VACAS: Delegation From China Presents Research on the Chinese Government’s Family Planning Policy

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By Jeremy Moser | jmoser9@radford.edu

Four communications scholars from Chongqing, China came to Radford University to present their research about different forms of Chinese media at VACAS.

Their panel was part of the Virginia Association of Communications Arts and Sciences conference that Radford hosted Mar. 29-30.

Jianping He, Juan Liu, Xiaoping Luo, and Zhizhong Zhang are professors at the Southwest University of Political Science & Law in China. Their School of Journalism and Communications has over 1,100 graduate and undergraduate students combined.

Family Planning Research

Even with the expansion of the child limit now to two children, He and Liu said that one of the population concerns raised is the still lowered birth rate. Even granted the freedom to have two children, many women say they are happy with one.He and Liu presented an analysis of the coverage related to the Chinese government’s Family Planning Policy in the government-owned Chinese newspaper, People’s Daily.

He and Liu explained the family planning policy for those unfamiliar. Having a long history in China, starting back in 1979, the Chinese Government introduced a blanket policy banning parents from having more than one child.

A few years later, the policy was expanded to what He and Liu referred to as a “1.5” child policy which allowed for certain exceptions. Some parents were able to apply for another child. Also, if a couple’s firstborn were a girl, they would be allowed to try for a boy. In 2015, the policy was updated into a universal “two-child policy.”

(Left to Right) Jianping He and Jaun Liu presenting.

The start of the policy was a response to rapid overpopulation in the decades after the Second World War. According to Business Insider, families were encouraged to have as many children as possible to strengthen the economy.

He and Liu said they chose People’s Daily because it is the largest state-owned newspaper in the country. They searched for all stories containing “family planning,” and categorized coverage based on what type of criticisms if any, that were about the policy in the government-owned publication.

Reporters Without Borders ranked China 176 out of 180 countries in their World Press Freedom index in 2018; the only countries placed lower are three Islamic countries and North Korea.

What He and Liu found is the coverage of the policy manifested in five distinct “stages,” which ranged from full support of the policy, to talking about China’s significant population problems that have risen from the implementation of the policy.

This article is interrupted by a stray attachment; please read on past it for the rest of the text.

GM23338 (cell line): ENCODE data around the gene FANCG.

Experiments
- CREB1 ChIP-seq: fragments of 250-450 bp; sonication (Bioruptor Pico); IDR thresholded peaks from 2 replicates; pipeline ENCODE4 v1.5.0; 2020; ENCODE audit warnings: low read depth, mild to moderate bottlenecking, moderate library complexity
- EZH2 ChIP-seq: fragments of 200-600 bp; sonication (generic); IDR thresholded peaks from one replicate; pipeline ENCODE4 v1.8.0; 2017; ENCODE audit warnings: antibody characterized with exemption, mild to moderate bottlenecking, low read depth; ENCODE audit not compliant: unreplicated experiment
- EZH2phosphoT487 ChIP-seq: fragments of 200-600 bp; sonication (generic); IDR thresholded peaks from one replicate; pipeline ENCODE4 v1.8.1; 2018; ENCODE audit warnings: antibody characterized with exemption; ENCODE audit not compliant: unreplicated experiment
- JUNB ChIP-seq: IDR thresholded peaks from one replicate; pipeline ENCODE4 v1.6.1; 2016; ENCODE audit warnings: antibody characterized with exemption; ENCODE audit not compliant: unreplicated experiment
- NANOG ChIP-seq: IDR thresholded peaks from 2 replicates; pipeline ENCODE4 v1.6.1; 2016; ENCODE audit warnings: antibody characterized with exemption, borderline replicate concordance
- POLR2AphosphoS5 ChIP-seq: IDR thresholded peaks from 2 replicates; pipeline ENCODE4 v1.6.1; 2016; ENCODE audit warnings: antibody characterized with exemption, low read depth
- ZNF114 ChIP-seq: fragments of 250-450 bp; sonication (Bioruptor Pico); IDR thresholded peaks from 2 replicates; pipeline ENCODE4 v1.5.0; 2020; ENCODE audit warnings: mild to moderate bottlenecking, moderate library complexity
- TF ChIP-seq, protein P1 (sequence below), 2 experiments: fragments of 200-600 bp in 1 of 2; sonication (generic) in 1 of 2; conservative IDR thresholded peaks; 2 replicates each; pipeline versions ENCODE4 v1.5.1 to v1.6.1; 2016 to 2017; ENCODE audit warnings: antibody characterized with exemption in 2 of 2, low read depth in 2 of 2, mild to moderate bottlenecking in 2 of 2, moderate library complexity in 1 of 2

According to an NPR interview with Mei Fong, author of the book “One Child: The Story of China’s Most Radical Experiment,” China is now facing significant population and demographic problems and will be facing more in the future.

Because of the “1.5” policy allowing for a second child, should the first child be a girl, there are 30 million more men than women living in China. These men, called Guang guan, which means ‘broken branches,’ are unable to find wives, as there is not an even ratio between men and women in the country.

The aging population is set to propose a different challenge; soon there will not be enough young workers to support the aging population.

Even with the expansion of the child limit now to two children, He and Liu said that one of the population concerns raised is the still lowered birth rate. Even granted the freedom to have two children, many women say they are happy with one.

The Trip Here

Liu said that Radford’s campus “Impressed us a lot,” and that she “found the students quite satisfied being here.”The Tartan was able to get an interview with the four professors to learn more about their trip coming to Radford.

A lot went into planning their visit; before being able to travel overseas, the group had to be approved by the Chinese Foreign Ministry. They needed both business and personal passports, and they needed to get visas from the US Embassy in China. It took three months to plan the trip and get it approved.

Jaun Liu presenting.

In their time here, they visited the Blue Ridge Parkway and led an Intercultural Studies class where they introduced students to Chinese culture.

They also said their visit was key to establishing a collaboration between Radford University and Southwest University. There is no official statement from the university about this yet.

Liu did much of the talking during the interview, while Dr. Shou Yao, Associate Professor at Radford University’s School of Communication, was able to help translate.

Liu said that Radford’s campus “Impressed us a lot,” and that she “found the students quite satisfied being here.”

They each explained just how different the two universities are, just by the sheer numbers their university has over 26,000 students.

Nevertheless, they enjoyed their visit and appreciated the campus and the student body.

Liu finished by stating, “This is the reason we want to establish the collaboration between these two universities.”

Photo Credit: (Tyler Martin | The Tartan – Featured image is of Zhizhong Zhang presenting)